Home » Archive » Where questions are windows not battering rams

, written by Jeremy. Read the commentary.

I must have known this before and forgotten: One can not plan without a purpose. What is mine?

Is it describing a set of goals that describe a kind of person and trusting that is the person I will come to be?

Is it making a choice and striving forward through all obstacles to become that single, refined thing?

Or is it being, right now, what I am? Living completely and wholly and allowing the next moment to arrive in its due course?

Of the three I’ve only tried the first. It’s fruitless. If goals are as they should be (ie. tough), there isn’t sufficient clarity to incite all the effort required to get there. When the enthusiasm wears off … the goals disappear.

The second one seems … decisive. Decisive is good; decisive is preferred in my culture. But decisive assumes that the necessary information is available. It isn’t.

My experience in life has always revealed doors I never new existed. Not merely unconsidered, these doors were absolutely unknown.

I started university to be a medical doctor. Until I sat down to pick a few courses outside my major (biology) I’d never understood one could get an education in economics. Today I’m an economist.

Today when I visit old friends I have to first describe all the things an economist is taught to perceive … then I point out I’m an investor, like a VC. Unanimously the question is: “What’s a VC?”

I never knew of these things when I set out to decide what to do with my life. How much more is left out there undiscovered? How am I better positioned today to make a choice than I’ve been in the past?< I think there are good reasons to suppose that the main driver behind our compulsion to define our purpose is not necessarily to find the answer for ourselves but to find the answer for everyone else. For some reason, everyone else assumes it's their privilege to ask about our purpose and their privy to pose surprised at the answer. Is it really? Boss's are absolutely beside themselves with anxiety when there isn't a definite answer to the question: "What are your three-year goals?" Why? Because there's only two responses to the indefinite answer. First, the now befuddled boss can accept the assumption he's got a rudderless man-o-war within the fleet. Or, Second, he must actually ask some thoughtful questions instead of the cope out he started with. Most of us are intimidated by the heavy work of forming and asking thoughtful questions. That's why we spend so much time discussing the weather and politics. And when we come up against someone who actually does ask these kinds of questions our instinctive response is to defend our ignorance. We hammer our flag into the mount of all-things-banal and vehemently defend our reluctance to come off the hill. We get prickly. So the group that has the audacity to ask this sort of question is obligated to find a hefty shield to get behind. And the best that's been found is the "Socratic Method". Lugging around that ideology, one gets absolution from most of the fiery reprisal ... because every one knows where that idea fits in our culture. It goes in the "oh-that's-a-philosophical-question” category.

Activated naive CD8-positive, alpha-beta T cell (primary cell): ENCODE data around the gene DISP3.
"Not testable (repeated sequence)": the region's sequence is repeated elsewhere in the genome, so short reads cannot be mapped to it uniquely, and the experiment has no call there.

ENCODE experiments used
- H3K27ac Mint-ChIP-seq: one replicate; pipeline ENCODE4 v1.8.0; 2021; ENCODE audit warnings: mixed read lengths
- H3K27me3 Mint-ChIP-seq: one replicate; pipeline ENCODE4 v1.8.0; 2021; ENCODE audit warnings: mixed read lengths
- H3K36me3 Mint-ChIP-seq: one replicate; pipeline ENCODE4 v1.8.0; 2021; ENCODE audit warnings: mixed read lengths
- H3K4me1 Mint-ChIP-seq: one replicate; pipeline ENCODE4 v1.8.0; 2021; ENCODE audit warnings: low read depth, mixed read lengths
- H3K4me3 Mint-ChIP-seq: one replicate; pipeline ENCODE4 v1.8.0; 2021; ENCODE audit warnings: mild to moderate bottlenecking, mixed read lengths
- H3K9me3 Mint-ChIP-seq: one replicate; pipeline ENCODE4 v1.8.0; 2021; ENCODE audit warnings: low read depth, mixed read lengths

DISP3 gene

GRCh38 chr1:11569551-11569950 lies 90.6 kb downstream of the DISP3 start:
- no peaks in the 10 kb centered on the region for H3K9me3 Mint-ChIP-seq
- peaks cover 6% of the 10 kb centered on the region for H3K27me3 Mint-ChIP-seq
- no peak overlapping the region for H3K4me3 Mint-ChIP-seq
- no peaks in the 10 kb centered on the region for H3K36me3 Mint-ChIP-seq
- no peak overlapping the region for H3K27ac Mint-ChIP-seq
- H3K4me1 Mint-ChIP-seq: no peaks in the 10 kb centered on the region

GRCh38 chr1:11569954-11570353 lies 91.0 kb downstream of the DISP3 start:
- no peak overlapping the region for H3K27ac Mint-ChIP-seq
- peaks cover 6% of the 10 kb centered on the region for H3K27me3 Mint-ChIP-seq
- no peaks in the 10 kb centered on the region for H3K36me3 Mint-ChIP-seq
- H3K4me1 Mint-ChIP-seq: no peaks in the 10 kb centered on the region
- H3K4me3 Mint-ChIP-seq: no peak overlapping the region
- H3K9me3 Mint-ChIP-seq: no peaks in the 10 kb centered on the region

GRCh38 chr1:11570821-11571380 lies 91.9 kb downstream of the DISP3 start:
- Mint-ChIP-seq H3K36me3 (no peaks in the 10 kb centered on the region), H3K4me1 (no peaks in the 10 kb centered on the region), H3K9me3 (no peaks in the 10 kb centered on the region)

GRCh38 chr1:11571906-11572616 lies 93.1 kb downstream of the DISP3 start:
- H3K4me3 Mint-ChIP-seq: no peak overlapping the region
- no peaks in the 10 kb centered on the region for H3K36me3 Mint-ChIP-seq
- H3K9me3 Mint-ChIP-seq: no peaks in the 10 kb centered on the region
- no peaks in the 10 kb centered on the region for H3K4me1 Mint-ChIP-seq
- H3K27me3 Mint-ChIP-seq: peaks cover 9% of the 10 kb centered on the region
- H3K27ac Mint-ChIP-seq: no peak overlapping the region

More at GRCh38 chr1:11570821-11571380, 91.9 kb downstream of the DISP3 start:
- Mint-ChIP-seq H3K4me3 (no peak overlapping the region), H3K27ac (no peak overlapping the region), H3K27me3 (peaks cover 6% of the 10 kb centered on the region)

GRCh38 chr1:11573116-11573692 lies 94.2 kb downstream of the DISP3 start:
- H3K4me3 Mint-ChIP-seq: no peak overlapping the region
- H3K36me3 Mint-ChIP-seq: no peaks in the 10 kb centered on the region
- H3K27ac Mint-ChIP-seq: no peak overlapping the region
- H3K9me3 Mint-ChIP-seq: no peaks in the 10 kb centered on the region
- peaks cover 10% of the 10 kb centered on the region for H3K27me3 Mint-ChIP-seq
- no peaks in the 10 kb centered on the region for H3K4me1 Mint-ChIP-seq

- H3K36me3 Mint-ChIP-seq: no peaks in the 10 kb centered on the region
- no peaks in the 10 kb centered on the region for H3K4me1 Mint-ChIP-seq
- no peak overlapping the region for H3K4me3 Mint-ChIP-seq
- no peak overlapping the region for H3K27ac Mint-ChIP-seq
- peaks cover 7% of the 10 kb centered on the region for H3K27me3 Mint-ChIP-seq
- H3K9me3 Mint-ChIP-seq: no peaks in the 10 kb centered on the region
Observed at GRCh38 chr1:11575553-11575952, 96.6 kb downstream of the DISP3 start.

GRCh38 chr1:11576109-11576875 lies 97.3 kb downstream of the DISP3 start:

And that’s where is stops.

We don’t go past the Socratic Method to the Socratic Foundation and as a result we remain uncomfortable without the label and, more relevant to where I began, we remain violently opposed to indefinite answers to life-purpose questions.

The Socratic Foundation is formed around a single principle: Truth lives within us. Because, if the Truth that is sought is outside us, how could we know where to seek it? And how can we seek something that is within us?

Truth is not introduced from the outside, but is within us all the time. And Socrates suggested that all learning and inquiry is a kind of remembering where one only needs a nudge to come to the consciousness of what is already known.